ObamaCare enrollment, then and now

ObamaCare enrollment, then and now
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There's no doubt about it: ObamaCare enrollment is going much more smoothly this year.

Since Nov. 15, HealthCare.gov has made few headlines except when the Obama administration touts its number of sign-ups so far.

It's a far cry from last fall, when the enrollment portal melted down and cast doubt on the future of the new system.

Here's a look at ObamaCare enrollment, then and now.

Then: Obama blames traffic for glitches on Oct. 1

Now: Obama touts 'improved' HealthCare.gov

The Obama administration was focused on ending the government shutdown when HealthCare.gov debuted on Oct. 1, 2013.

The political brinksmanship that consumed Washington's attention drew focus from the website's massive flaws for several weeks.

Slowly, intelligence from insurance companies, computer scientists and consumers began to shed light on the extent of the site's problems.

Analyses pointed to deep structural issues that could take millions of lines of rewritten code to fix.

President Obama acknowledged on Oct. 1 that the system would face glitches, but he initially blamed the problems on unexpectedly high traffic.

This year, after months of repairs, HealthCare.gov relaunched and passed its first major deadline with only very minor glitches on the front end.

While insurers still complain that the back end needs work, Obama was able to tout the site's functioning on its first day back online.

"We've spent the last year improving and upgrading HealthCare.gov, to make it faster and easier to use," he said in a weekly address.

Then: Six people signed up on Oct. 1

Now: 100K new applications on Nov. 15

Over the month of October 2013, it became apparent that HealthCare.gov was thwarting most users as they sought to apply for coverage.

On Oct. 31, House Republicans released an internal administration memo that revealed just how bad the picture was.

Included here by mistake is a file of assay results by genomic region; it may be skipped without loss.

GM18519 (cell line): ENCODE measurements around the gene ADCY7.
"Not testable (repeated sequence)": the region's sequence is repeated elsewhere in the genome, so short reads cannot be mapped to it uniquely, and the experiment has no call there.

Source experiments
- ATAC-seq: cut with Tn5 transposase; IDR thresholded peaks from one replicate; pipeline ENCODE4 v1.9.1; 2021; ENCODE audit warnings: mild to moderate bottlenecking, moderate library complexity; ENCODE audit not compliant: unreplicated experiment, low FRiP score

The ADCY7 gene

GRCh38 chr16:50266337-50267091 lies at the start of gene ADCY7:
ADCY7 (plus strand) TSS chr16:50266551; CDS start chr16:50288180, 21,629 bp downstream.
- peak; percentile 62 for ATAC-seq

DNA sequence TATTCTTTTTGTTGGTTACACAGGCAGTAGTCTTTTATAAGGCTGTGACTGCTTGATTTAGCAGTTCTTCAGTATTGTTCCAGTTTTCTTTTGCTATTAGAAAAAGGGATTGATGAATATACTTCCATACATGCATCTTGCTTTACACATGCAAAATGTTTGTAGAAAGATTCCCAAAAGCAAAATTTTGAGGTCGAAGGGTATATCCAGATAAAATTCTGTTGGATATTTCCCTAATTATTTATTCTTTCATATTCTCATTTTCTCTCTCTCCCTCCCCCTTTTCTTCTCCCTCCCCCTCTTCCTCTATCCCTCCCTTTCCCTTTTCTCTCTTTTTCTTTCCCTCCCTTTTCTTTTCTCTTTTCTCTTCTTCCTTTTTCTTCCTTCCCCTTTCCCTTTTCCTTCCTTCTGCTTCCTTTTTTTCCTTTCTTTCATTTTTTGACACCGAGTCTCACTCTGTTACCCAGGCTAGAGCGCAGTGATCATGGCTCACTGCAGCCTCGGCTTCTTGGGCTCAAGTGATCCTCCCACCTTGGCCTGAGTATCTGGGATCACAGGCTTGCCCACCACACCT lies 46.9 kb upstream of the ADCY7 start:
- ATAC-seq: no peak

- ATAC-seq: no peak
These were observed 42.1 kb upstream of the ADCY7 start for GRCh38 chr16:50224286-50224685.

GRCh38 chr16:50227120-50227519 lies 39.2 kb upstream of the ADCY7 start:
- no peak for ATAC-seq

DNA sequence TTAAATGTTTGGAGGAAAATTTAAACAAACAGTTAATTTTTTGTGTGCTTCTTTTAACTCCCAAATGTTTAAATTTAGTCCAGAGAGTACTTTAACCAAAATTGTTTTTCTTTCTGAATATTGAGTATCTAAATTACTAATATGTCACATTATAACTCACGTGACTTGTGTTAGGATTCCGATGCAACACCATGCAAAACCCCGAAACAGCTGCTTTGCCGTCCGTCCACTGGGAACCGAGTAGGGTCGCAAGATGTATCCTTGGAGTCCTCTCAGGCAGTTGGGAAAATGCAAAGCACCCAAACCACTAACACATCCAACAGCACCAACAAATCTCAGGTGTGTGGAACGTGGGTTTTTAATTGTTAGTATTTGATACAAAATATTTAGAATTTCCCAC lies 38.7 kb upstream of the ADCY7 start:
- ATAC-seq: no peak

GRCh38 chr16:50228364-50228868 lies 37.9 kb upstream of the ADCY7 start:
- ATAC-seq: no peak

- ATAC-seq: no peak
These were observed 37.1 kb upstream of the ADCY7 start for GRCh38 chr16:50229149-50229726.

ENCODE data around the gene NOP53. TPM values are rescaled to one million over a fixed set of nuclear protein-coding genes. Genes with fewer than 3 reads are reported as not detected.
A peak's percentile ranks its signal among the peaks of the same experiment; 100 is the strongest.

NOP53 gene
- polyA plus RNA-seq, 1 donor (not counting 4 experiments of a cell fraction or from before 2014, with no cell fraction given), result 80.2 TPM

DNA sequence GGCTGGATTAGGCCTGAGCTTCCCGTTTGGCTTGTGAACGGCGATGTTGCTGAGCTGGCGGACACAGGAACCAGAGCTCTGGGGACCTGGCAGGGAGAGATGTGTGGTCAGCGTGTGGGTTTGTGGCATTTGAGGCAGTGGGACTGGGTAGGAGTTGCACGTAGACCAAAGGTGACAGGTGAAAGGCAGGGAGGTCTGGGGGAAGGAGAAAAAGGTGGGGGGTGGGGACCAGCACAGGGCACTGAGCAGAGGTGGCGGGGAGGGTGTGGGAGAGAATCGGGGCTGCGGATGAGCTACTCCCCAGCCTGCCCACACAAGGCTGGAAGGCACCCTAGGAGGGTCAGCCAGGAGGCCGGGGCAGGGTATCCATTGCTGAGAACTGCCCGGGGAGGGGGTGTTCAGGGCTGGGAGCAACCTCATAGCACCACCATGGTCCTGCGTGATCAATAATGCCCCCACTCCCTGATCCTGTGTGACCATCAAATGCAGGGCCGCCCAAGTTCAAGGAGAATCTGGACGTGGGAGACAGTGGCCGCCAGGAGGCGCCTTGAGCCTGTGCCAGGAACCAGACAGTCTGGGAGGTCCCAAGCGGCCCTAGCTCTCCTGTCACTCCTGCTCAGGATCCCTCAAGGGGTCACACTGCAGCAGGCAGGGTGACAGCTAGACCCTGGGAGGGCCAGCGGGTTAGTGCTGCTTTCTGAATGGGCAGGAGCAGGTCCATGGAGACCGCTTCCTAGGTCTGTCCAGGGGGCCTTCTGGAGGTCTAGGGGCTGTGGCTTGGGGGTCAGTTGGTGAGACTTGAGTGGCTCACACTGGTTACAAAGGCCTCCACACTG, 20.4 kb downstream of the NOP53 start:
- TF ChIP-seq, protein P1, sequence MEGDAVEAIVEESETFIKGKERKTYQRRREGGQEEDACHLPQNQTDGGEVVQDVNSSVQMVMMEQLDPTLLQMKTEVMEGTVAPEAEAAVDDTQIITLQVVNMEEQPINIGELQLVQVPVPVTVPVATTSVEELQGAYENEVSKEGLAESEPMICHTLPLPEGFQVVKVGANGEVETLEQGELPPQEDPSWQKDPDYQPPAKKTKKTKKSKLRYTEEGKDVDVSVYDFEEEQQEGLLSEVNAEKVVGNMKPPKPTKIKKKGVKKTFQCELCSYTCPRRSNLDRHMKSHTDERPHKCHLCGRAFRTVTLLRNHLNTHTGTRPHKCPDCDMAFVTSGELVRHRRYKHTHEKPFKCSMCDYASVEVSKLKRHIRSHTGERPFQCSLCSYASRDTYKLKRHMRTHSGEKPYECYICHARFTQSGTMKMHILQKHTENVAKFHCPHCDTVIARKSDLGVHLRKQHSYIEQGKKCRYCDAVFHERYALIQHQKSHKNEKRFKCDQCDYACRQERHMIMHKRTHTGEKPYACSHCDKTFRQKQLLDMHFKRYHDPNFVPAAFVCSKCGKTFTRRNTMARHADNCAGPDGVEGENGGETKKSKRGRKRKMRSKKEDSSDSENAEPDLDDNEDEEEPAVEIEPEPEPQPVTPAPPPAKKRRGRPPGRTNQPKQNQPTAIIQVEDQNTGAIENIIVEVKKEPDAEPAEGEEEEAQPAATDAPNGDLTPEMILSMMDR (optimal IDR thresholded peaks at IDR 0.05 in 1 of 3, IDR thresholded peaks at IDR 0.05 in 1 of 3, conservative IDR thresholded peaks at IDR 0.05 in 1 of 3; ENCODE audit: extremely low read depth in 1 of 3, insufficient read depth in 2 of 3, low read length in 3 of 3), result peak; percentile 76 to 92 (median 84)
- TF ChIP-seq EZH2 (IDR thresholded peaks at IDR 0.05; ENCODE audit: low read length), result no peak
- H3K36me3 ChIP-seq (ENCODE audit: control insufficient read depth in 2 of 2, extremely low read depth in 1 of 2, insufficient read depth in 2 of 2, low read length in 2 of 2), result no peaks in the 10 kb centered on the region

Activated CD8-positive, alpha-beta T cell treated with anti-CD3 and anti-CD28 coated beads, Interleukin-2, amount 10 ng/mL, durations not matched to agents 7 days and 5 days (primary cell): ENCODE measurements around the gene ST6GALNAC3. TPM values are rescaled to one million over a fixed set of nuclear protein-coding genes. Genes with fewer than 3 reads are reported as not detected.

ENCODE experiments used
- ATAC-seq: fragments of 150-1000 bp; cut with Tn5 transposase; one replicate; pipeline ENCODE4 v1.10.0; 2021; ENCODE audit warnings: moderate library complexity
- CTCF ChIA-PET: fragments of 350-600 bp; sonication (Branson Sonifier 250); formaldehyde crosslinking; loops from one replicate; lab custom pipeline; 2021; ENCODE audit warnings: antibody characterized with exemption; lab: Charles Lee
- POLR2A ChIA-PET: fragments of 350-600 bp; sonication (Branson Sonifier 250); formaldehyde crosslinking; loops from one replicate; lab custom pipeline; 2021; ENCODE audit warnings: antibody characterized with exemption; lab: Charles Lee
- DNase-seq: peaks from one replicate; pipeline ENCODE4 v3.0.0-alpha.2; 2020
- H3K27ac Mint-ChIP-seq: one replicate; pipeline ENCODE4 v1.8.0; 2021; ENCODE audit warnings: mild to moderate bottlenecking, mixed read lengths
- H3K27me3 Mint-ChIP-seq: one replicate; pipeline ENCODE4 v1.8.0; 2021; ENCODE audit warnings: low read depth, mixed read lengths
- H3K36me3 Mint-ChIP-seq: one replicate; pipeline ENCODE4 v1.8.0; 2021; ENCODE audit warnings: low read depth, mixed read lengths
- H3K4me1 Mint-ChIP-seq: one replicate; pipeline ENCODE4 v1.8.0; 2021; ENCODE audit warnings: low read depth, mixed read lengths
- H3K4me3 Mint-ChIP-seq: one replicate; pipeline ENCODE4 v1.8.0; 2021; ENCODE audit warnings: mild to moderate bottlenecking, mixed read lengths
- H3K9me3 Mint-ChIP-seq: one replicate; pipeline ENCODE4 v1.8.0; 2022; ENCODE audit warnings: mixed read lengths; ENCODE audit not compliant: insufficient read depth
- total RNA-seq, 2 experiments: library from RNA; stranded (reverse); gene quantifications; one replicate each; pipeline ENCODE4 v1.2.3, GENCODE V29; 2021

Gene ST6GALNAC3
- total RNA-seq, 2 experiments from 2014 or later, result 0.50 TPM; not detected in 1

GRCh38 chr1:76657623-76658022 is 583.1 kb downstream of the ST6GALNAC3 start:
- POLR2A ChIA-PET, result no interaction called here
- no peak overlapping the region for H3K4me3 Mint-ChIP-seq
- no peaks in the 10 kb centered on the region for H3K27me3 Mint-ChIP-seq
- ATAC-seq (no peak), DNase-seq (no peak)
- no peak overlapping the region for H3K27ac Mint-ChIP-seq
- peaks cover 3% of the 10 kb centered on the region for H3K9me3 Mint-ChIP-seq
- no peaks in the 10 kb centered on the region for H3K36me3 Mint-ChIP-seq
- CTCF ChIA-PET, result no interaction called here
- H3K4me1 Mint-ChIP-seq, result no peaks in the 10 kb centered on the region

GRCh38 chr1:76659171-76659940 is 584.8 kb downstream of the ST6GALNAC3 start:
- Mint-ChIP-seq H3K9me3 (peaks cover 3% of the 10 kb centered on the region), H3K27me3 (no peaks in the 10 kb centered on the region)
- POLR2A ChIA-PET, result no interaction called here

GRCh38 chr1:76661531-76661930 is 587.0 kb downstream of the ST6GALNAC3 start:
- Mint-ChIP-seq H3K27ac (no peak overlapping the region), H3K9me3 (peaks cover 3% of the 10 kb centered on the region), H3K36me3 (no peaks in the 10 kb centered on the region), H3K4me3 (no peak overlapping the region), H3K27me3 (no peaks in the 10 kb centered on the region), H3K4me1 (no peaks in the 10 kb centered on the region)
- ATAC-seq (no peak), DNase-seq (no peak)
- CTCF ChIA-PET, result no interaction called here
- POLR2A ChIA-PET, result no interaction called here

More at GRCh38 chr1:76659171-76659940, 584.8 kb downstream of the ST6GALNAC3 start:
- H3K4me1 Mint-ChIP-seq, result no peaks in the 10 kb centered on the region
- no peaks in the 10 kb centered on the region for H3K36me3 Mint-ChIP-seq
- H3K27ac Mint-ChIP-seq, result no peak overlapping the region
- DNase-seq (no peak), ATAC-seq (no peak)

Only six people had successfully selected plans during the system's first day online, according to the notes from the Center for Consumer Information and Insurance Oversight.

This year, more than 100,000 people submitted applications for health plans on Nov. 15, according to the Department of Health and Human Services (HHS).

Then: Sebelius: 'I don't know' number of ObamaCare enrollees

Now: HHS: Nearly 500K enrolled in the first week

Former HHS Secretary Kathleen SebeliusKathleen SebeliusJerry Moran: 'I wouldn't be surprised' if Pompeo ran for Senate in Kansas Mark Halperin inks book deal 2020 Democrats fight to claim Obama's mantle on health care MORE became the butt of jokes on Oct. 7, 2013 when she told comedian Jon Stewart that she didn't know how many people had signed up for ObamaCare.

The department was under heavy pressure to reveal more statistics about the site, and to critics, Sebelius's remark signaled that the calls were falling on deaf ears.

HHS eventually became more forthcoming with its data, but the initial silence contributed to longstanding tensions between the department and the press.

Enrollment figures have are much more public this year, with HHS releasing weekly and monthly reports.

Burwell is taking public pains to improve the department's "culture of transparency," especially after Republicans revealed that HHS miscounted 400,000 health plans last spring.

Then: Poll: More hold unfavorable view of ObamaCare

Now: Poll: Half dislike ObamaCare

Not everything about ObamaCare's rollout has improved this year.

Unfortunately for the administration, the law still remains largely unpopular with the public.

A Kaiser Family Foundation poll released Nov. 1, 2013 found that 44 percent held an unfavorable view of the law while 38 held a favorable view.

In December 2014, the picture had not shifted much: nearly 50 percent dislike the law while 41 percent support it.

A separate Gallup poll from November found that only 37 percent support the Affordable Care Act, a new low for the survey.